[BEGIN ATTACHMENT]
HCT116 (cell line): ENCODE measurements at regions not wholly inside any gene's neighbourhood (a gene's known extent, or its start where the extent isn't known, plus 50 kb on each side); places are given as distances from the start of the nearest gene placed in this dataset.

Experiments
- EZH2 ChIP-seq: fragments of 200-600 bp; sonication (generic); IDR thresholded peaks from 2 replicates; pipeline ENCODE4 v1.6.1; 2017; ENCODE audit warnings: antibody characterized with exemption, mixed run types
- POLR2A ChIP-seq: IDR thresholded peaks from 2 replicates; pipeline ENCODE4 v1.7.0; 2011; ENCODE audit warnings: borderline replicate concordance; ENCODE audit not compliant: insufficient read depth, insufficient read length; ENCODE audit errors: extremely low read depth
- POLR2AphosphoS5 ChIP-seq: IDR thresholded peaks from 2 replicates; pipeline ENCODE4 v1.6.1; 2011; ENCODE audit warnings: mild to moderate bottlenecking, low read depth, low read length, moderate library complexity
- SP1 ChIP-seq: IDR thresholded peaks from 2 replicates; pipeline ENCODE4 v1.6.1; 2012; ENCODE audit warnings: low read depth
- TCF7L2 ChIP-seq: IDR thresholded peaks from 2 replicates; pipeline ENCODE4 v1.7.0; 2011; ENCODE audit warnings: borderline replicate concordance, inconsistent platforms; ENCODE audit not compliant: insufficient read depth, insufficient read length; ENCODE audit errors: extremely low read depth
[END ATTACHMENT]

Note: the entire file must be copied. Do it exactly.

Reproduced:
HCT116 (cell line): ENCODE measurements at regions not wholly inside any gene's neighbourhood (a gene's known extent, or its start where the extent isn't known, plus 50 kb on each side); places are given as distances from the start of the nearest gene placed in this dataset.

Experiments
- EZH2 ChIP-seq: fragments of 200-600 bp; sonication (generic); IDR thresholded peaks from 2 replicates; pipeline ENCODE4 v1.6.1; 2017; ENCODE audit warnings: antibody characterized with exemption, mixed run types
- POLR2A ChIP-seq: IDR thresholded peaks from 2 replicates; pipeline ENCODE4 v1.7.0; 2011; ENCODE audit warnings: borderline replicate concordance; ENCODE audit not compliant: insufficient read depth, insufficient read length; ENCODE audit errors: extremely low read depth
- POLR2AphosphoS5 ChIP-seq: IDR thresholded peaks from 2 replicates; pipeline ENCODE4 v1.6.1; 2011; ENCODE audit warnings: mild to moderate bottlenecking, low read depth, low read length, moderate library complexity
- SP1 ChIP-seq: IDR thresholded peaks from 2 replicates; pipeline ENCODE4 v1.6.1; 2012; ENCODE audit warnings: low read depth
- TCF7L2 ChIP-seq: IDR thresholded peaks from 2 replicates; pipeline ENCODE4 v1.7.0; 2011; ENCODE audit warnings: borderline replicate concordance, inconsistent platforms; ENCODE audit not compliant: insufficient read depth, insufficient read length; ENCODE audit errors: extremely low read depth